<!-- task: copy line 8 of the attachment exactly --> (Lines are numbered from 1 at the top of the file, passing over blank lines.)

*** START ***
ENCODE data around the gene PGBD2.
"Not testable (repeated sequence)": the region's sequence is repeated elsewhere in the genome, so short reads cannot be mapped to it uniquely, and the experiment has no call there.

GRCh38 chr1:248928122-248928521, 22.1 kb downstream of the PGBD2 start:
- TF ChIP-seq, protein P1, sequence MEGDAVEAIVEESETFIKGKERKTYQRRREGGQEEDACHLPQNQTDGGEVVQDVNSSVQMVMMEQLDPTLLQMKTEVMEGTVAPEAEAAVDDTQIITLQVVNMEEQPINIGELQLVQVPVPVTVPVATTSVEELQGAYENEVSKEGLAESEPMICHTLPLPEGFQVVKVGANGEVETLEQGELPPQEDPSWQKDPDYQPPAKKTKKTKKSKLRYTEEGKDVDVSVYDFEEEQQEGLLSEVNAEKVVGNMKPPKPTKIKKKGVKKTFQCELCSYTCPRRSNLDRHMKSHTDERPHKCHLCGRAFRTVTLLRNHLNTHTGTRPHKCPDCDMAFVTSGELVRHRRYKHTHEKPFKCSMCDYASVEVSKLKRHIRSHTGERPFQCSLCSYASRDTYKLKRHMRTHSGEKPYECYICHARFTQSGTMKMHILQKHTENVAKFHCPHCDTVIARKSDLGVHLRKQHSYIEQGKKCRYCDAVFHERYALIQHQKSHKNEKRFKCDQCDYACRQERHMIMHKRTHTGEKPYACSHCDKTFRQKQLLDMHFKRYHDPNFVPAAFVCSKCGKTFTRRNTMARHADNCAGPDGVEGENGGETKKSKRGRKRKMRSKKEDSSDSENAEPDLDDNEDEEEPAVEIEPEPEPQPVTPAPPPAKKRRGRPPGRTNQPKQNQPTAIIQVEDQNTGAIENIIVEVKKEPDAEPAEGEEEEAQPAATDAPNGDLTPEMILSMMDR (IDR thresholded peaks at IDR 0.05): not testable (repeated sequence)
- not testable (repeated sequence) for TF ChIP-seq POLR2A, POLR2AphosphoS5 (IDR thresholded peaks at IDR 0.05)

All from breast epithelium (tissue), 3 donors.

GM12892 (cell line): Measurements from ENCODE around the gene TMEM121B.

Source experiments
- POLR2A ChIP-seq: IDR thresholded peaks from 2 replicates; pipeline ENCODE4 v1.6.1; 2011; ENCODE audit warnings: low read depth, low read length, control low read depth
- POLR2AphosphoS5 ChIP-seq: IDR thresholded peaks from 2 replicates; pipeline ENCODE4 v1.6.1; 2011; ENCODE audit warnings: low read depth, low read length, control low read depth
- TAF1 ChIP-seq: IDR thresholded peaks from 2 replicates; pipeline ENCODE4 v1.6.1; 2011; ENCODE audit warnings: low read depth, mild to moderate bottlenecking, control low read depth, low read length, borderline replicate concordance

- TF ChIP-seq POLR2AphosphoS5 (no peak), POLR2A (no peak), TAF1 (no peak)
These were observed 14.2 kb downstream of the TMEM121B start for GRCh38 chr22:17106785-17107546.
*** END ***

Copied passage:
Source experiments